The departure of longtime Cleveland Clinic CEO Dr. Toby Cosgrove signals the end of an era at the prestigious institution and changes ahead with the placement of a new leader.
Cosgrove, 76, announced last week that he will be stepping down after 13 years as president and CEO of the clinic by the end of this year. Although the clinic has been mum about who his successor will be, it will "most likely" be a physician from within the institution and the search is already underway, Cosgrove said in an interview.
Cosgrove's leadership impact will be hard to replicate, analysts say. His tenure has been marked by the clinic's vast growth while upholding its respected reputation. The federal government also looked to him for advice and leadership on several occasions.
But a new leader will want to forge their own path, which means the current efforts at the clinic could get a shakeup.
When Cosgrove took the helm in 2004, he had big shoes to fill. He replaced the well-respected Dr. Floyd Loop. A cardiac surgeon like Cosgrove, Loop turned the clinic around financially and enhanced its reputation during his 15 years at the helm.
"You thought, 'Who can surpass Floyd Loop?' But yeah, (Cosgrove's) done it," said Tom Giella, chairman of healthcare services at search firm Korn Ferry, who has previously worked with the Cleveland Clinic.
Under Cosgrove, revenue at the clinic more than doubled from $3.7 billion in 2004 to $8.5 billion in 2016. He oversaw the health system's growth and established multiple new locations nationwide and internationally, including setting up services in Canada and Abu Dhabi.
Cosgrove also encouraged physicians to take on more administrative roles. All of the CEOs at the clinic's regional hospitals are now doctors, said Sherman Moore of ECG Management Consultants.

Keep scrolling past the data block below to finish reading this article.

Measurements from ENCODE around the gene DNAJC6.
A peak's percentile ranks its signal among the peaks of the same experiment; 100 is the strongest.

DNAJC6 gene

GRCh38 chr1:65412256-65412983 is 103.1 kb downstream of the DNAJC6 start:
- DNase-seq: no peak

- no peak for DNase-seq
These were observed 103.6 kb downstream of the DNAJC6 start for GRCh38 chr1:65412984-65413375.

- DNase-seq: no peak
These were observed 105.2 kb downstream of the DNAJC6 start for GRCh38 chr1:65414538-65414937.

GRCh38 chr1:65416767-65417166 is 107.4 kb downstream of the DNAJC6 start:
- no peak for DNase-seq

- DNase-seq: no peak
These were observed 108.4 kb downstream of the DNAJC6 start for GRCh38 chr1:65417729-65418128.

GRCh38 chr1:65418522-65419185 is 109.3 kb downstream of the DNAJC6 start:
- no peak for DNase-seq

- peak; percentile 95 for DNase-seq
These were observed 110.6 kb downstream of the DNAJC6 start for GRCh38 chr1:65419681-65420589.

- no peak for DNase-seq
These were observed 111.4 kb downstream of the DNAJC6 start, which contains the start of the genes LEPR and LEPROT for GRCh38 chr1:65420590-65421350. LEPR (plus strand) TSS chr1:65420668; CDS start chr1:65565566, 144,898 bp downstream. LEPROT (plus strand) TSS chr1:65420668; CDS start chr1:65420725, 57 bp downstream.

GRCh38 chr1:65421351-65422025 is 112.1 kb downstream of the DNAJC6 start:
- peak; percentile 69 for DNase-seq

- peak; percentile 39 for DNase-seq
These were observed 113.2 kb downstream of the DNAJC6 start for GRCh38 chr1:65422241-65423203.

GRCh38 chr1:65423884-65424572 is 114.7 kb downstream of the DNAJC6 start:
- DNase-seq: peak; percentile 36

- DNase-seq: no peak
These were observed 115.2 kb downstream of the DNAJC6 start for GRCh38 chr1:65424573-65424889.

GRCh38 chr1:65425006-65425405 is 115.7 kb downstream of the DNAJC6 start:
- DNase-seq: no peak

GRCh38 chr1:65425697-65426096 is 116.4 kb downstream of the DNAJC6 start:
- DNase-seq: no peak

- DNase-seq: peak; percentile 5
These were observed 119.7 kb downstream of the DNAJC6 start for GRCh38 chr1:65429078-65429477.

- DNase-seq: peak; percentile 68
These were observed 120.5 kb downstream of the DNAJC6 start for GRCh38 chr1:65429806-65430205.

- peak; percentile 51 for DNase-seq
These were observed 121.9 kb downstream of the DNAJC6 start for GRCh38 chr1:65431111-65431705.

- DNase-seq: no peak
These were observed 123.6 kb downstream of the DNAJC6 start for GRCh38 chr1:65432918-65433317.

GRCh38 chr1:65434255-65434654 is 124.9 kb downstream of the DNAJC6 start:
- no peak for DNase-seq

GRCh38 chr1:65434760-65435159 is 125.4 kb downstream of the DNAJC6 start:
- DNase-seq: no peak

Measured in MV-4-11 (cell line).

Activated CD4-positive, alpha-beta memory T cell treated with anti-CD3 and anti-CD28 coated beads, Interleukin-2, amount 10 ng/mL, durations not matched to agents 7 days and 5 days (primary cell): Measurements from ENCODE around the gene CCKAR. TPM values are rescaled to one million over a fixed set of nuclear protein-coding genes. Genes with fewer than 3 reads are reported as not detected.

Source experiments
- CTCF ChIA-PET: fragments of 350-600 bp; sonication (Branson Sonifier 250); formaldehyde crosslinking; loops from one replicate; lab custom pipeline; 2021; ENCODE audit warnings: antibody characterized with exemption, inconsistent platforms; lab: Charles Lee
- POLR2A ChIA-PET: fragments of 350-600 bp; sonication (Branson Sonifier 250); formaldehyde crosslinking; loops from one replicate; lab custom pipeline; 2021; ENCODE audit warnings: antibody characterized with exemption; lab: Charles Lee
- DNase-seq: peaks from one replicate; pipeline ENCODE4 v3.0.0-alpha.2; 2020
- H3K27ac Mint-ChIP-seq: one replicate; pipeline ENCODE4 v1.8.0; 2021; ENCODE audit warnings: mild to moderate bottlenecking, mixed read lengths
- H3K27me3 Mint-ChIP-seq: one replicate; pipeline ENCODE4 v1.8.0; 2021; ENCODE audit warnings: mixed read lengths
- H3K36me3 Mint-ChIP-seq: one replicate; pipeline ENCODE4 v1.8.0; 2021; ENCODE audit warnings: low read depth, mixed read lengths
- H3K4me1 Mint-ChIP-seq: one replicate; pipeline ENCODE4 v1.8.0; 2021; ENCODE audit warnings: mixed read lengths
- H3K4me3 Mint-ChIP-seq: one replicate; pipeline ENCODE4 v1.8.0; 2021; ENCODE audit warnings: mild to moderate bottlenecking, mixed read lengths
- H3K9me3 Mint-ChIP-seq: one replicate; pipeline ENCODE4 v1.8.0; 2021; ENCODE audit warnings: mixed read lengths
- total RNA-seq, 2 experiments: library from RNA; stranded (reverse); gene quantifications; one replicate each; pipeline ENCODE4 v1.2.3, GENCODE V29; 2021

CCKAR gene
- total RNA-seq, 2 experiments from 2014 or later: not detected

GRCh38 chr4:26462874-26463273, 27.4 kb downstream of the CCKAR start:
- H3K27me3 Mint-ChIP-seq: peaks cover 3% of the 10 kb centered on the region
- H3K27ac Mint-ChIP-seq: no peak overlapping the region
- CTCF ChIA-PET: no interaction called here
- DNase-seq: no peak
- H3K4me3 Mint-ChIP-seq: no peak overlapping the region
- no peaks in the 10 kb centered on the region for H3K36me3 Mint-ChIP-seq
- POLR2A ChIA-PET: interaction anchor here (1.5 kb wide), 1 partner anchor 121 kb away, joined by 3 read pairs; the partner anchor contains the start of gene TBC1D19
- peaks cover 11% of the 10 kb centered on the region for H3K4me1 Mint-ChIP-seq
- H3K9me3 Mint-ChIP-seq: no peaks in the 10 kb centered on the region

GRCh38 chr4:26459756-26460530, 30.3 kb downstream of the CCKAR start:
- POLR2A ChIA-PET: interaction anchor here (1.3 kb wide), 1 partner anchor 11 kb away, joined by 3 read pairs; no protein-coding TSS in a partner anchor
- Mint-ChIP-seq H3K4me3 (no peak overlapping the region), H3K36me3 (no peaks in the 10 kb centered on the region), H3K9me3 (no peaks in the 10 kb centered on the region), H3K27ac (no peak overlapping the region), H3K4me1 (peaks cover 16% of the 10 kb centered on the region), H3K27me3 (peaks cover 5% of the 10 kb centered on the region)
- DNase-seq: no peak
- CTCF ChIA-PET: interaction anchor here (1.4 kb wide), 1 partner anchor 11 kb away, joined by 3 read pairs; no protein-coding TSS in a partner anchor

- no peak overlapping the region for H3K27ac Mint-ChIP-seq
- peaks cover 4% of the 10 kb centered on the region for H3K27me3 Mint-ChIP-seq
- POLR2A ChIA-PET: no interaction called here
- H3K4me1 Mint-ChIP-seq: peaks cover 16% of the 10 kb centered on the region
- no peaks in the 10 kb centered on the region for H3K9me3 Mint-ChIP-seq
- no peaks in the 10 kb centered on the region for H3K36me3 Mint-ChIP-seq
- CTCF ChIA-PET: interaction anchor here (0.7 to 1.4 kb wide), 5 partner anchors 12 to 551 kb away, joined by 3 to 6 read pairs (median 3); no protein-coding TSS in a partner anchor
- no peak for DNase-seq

Cosgrove's successor will likely be one of the institution's own because of this practice, Moore said. The clinic has a wealth of talented physician leaders to choose from thanks to Cosgrove's efforts.
The culture of the clinic is also unique and may be difficult for someone from the outside to adjust to, Moore said. Clinic employees sign one-year contracts, unlike most academic medical centers that secure their staff with tenures. This tactic is meant to ensure physicians are always working to their highest standard.
"I think that would be difficult for a physician," Moore said. "It makes more sense to find someone from the inside who has grown up in that kind of an organization."
Cosgrove said he will help the board pick a new leader and will stay on as an adviser after he's stepped down. But it's important that he also gives the new leader enough room to tread their own path, Moore said.
Cosgrove's tenure was marked by his outspoken voice on healthcare policy issues as well as the consultant role he's taken on with the federal government. He is currently an adviser for the Trump administration and he was part of the Veterans Administration Commission on Care during the Obama administration. Both presidents considered Cosgrove to lead the VA. His successor might not be as comfortable voicing opinions on policy topics, preferring to focus on care delivery instead, Moore said.
The clinic's current international presence may also change under new leadership. Cosgrove grew out its overseas services, with the system announcing in 2015 it would open a hospital in London.
Cosgrove said one of his focuses as an adviser will be setting up the London hospital.
But "there is the potential to pivot more toward how do we continue to strengthen our position in the U.S.?" Moore said.
The new CEO also faces the same challenge as any CEO operating a hospital today — declining reimbursement in the push to value-based care. "This person has to be more nimble and to try to do more with less," Giella said.